Yorick uses the metaphor of flames or fire to discuss his intense yet perhaps ephemeral love for various women. He specifically mentions Eliza, but does so in the context of Madame de L***: "It had ever, as I told the reader, been one of the singular blessings of my life, to be almost every hour of it miserably in love with some one; and my last flame happening to be blown out by a whiff of jealousy on the sudden turn of a corner, I had lighted it up afresh at the pure taper of Eliza but about three months before,—swearing, as I did it, that it should last me through the whole journey" (36).
Yorick uses the metaphor of coins clinking together to clarify the differences between the French and the English. He says of the French that "by jingling and rubbing one against another for seventy years together in one body’s pocket or another’s, they are become so much alike, you can scarce distinguish one shilling from another" (75). In contrast, the English "like ancient medals, kept more apart, and passing but few people’s hands, preserve the first sharpnesses which the fine hand of Nature has given them;—they are not so pleasant to feel,—but in return the legend is so visible, that at the first look you see whose image and superscription they bear" (75).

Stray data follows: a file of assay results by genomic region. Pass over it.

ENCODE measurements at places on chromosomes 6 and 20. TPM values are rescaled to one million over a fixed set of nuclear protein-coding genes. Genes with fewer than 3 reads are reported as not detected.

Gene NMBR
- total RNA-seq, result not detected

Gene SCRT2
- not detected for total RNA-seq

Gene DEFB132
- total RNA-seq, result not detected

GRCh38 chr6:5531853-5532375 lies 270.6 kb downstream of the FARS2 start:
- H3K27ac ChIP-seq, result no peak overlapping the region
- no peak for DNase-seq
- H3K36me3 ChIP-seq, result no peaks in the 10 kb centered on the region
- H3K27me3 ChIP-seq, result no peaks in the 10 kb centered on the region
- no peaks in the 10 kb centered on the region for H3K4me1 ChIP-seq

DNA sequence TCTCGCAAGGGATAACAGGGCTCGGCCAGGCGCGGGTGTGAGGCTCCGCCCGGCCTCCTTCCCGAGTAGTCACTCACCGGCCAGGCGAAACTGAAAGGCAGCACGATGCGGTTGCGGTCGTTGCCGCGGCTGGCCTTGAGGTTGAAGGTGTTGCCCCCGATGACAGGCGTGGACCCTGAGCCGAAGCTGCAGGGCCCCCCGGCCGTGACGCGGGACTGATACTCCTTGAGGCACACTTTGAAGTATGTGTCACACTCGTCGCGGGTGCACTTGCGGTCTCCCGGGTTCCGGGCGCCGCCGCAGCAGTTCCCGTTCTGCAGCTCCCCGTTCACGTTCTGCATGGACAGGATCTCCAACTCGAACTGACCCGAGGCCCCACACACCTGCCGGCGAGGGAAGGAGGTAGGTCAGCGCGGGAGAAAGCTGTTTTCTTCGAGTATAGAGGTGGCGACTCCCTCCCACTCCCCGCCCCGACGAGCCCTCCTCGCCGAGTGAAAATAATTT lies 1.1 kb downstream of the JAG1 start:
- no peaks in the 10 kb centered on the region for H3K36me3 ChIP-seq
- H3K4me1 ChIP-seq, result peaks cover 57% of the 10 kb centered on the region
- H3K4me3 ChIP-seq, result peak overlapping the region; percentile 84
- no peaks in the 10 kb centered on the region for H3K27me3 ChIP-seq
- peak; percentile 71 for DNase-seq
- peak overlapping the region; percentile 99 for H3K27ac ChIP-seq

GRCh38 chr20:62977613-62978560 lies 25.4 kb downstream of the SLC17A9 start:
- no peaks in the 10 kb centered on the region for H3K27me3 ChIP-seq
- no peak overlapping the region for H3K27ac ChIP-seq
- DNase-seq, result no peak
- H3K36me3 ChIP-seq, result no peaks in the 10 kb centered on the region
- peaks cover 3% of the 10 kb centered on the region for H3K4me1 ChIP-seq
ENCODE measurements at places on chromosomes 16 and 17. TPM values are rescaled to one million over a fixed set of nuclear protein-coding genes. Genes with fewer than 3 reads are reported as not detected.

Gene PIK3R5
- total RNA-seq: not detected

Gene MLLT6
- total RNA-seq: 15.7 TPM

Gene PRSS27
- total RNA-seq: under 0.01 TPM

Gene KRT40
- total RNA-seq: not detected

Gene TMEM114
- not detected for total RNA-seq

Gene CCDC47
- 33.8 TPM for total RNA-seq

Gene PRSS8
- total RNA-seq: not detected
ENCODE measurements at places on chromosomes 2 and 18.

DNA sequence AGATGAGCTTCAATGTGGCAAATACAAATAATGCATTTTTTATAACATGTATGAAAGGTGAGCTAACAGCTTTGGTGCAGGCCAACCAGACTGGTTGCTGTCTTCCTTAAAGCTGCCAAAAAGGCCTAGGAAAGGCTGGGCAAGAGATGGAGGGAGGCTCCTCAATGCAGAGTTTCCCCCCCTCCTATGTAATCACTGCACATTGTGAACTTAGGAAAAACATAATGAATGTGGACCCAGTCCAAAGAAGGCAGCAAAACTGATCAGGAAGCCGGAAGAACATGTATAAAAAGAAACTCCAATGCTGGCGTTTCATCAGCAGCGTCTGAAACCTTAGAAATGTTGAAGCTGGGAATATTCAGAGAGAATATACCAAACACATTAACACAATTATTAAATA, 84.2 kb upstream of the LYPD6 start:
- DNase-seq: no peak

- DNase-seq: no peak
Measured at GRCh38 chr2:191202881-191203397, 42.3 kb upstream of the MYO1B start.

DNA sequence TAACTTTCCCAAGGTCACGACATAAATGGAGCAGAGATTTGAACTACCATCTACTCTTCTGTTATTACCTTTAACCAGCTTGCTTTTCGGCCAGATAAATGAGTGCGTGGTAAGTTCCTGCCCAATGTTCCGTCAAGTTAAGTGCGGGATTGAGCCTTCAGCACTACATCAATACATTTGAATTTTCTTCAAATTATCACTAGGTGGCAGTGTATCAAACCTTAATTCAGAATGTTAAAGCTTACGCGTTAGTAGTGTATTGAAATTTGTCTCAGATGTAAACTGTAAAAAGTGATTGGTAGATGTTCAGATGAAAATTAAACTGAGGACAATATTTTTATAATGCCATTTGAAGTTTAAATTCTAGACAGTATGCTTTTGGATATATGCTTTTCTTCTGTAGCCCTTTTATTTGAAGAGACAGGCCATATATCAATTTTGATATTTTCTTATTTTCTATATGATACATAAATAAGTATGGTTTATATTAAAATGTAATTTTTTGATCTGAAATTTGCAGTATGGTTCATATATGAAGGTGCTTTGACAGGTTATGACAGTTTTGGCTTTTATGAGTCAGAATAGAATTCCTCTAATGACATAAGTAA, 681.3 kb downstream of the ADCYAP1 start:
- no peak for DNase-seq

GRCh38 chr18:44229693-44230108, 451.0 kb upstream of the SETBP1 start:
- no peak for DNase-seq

Metaphor: The Dark Entry
Yorick uses the metaphor of a person walking down a dark alley as a way to explain his view that a person should not be closed-minded or afraid of the unknown; rather, one should be open to experience because one does not know what will come of it: "The man who either disdains or fears to walk up a dark entry may be an excellent good man, and fit for a hundred things, but he will not do to make a good Sentimental Traveller" (89).
"...I am as weak as a woman; and I beg the world not to smile, but to pity me" (Yorick, 18).
"Having settled all these little matters, I got into my post-chaise with more ease than ever I got into a post-chaise in my life; and La Fleur having got one large jack-boot on the far side of a little bidet, and another on this (for I count nothing of his legs)—he canter’d away before me as happy and as perpendicular as a prince" (32).
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